This summer, visitors to Azusa Pacific University have had an opportunity to experience one of the rarest pieces of history, five Dead Sea Scroll fragments, along with dozens of other rare biblical artifacts currently on display. After countless hours of preparation and study, the exhibition, Treasures of the Bible: the Dead Sea Scrolls and Beyond, opened to the public on May 21.
"This is probably the most fundamental discovery of all time. There has always been a quest to go back to original sources to check the accuracy of the Scriptures, to find a more original interpretation. The Dead Sea Scrolls begin to provide that on the one hand. They also show the continuity of Scripture on the other," said Tom Andrews, professor and research historian for APU's Special Collections.
For months, scholars from APU worked tirelessly in order to verify the Dead Sea scroll fragments, as well as identify their place in the history of the Bible and the relation to faith today. APU is one of only three institutions of higher education in the U.S. to own these vital pieces of biblical history.
Scholars were able to better study the fragments with the help of photography experts Bruce Zuckerman, Ph.D., associate professor of religion at the University of Southern California, and Marilyn Lundberg-Melzian, Ph.D., associate director of the West Semitic Research Project. Using new technology, Zuckerman and Lundberg took pictures of the fragments with infrared and moving light that further displays the markings on the fragments of animal skin, helping scholars to identify the words and linking them to the Bible read today.
"We can now evaluate these fragments in ways we never could before," said Zuckerman.
"[The Dead Sea Scroll fragments] point to the reality of the Scripture and antiquity," said Marvin Sweeney, Ph.D., professor of religion at Claremont Graduate School. "We have hard biblical evidence that is over 2,000 years old."
Yet, it is not simply a collection of artifacts but a journey of the written word. The artifacts exemplify the written and printed word, from a 5,000 year old tablet with the earliest form of writing, the first Bible written in Spanish, to a microform Bible that circled the moon with the Apollo 13 crew.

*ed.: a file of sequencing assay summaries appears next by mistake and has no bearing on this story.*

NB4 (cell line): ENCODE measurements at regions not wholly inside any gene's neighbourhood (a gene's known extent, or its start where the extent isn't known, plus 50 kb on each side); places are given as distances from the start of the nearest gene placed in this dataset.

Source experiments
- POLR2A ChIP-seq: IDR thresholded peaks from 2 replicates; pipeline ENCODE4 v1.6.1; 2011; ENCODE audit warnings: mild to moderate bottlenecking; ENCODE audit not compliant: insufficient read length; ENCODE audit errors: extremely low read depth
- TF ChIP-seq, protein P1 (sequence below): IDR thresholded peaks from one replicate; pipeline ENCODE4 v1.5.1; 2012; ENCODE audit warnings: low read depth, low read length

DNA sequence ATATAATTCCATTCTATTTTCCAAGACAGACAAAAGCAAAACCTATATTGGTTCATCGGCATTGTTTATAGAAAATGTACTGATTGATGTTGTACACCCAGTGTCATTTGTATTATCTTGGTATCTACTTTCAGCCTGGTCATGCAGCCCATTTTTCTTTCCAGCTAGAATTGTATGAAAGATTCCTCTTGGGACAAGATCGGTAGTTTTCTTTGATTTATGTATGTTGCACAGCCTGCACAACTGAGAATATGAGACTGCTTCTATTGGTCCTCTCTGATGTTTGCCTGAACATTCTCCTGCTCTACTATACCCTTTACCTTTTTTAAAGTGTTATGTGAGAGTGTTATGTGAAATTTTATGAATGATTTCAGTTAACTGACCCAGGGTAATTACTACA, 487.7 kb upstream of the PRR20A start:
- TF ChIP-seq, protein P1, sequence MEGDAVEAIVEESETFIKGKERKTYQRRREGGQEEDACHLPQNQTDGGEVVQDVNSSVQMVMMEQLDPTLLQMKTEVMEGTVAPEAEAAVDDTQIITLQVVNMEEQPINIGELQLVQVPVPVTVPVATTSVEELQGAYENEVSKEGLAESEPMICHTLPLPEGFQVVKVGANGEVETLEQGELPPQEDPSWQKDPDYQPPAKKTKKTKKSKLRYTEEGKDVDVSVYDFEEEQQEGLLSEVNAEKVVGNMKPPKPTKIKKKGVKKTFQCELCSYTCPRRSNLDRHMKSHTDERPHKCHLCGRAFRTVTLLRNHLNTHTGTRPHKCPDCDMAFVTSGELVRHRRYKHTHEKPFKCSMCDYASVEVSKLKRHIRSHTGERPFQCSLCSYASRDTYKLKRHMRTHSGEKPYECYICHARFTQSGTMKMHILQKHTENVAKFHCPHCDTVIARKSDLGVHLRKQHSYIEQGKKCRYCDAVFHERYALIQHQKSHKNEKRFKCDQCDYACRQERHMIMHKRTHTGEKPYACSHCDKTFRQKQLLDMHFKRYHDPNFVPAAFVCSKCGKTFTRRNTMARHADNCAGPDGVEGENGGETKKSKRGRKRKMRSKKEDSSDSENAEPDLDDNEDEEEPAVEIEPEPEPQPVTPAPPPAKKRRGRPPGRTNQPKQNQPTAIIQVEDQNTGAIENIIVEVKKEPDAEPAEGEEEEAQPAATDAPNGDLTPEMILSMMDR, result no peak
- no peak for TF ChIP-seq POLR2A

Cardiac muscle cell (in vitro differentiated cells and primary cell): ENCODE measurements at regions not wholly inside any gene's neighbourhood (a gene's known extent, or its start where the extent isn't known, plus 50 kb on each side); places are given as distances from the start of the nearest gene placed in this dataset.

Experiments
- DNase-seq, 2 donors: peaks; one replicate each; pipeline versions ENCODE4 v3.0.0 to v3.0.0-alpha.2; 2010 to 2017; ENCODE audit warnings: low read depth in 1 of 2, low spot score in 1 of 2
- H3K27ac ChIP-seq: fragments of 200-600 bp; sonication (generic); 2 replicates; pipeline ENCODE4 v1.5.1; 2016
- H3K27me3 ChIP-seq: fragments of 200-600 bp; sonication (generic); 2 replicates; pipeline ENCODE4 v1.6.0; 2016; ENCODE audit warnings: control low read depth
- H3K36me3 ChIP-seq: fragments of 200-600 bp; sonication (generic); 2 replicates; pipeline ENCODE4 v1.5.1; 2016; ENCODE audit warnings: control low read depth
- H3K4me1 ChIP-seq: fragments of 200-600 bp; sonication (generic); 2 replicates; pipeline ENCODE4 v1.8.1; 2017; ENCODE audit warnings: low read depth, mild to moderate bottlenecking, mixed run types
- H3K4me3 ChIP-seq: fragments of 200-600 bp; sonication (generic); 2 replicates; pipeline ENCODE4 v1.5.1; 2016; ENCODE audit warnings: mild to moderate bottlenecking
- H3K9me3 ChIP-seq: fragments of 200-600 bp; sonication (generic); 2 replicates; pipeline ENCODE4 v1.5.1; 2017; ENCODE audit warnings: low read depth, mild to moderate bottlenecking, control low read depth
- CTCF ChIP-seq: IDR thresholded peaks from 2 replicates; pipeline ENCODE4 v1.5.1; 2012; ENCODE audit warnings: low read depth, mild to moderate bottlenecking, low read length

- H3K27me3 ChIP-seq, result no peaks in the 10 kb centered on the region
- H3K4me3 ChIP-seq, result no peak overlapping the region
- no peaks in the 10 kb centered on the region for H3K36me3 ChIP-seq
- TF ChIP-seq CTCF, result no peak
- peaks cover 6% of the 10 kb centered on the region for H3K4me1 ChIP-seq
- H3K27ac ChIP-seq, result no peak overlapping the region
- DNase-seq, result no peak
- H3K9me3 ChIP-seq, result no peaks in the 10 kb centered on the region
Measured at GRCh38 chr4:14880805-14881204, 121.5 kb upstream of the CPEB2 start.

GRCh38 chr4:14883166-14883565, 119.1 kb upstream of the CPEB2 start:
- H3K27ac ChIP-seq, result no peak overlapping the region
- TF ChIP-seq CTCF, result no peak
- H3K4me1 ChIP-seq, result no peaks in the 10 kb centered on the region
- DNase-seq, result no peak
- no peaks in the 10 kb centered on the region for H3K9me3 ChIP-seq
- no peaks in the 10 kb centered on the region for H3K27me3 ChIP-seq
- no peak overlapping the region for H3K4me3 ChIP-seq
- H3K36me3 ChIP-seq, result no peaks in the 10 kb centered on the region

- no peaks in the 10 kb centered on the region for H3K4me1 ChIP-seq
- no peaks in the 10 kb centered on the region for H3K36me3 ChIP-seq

"I hope [visitors] will come to an experience close to mine when excavating the Philistine temple, that they come into contact with an artifact from the past and realize these Bible stories are not just stories. They are accounts and records of events that really took place. To look at something from the paast really makes the Bible come alive," said Robert Mullins, Ph.D., assistant professor of biblical studies.
Guests who attend are also able to learn about the history and significance of the artifacts they're viewing through the information and resources available throughout the exhibit.
"The visual and the three dimensional, the written text, and the exhibition book with its illustrations all together present the experience [visitors] are going to have," said Andrews. "[Visitors] are going to see history, they are going to see biography, they are going to see great human stories of individuals who have been a part of the Bible, they are going to see the Spiritual aspect, the theological aspect, the sense for truth, the search for a more accurate translation. They are going to see numerous times the Bible has been translated into how many languages and that attempt to move the Bible from being something chained to the pulpit in church to being a part of someone's life at home."
Visitors can also catch a glimpse of next year's exhibit already in the planning stages, which highlights men and women of faith. From the original editions of John Bunyan's Pilgrim Progress, as well as correspondence by C.S. Lewis and notes written in his own hand.
In all, Treasures of the Bible: the Dead Sea Scrolls and Beyond allows for everyone to view a vital part of history.
Due to increased numbers and demand, the exhibition has been extended through August 29.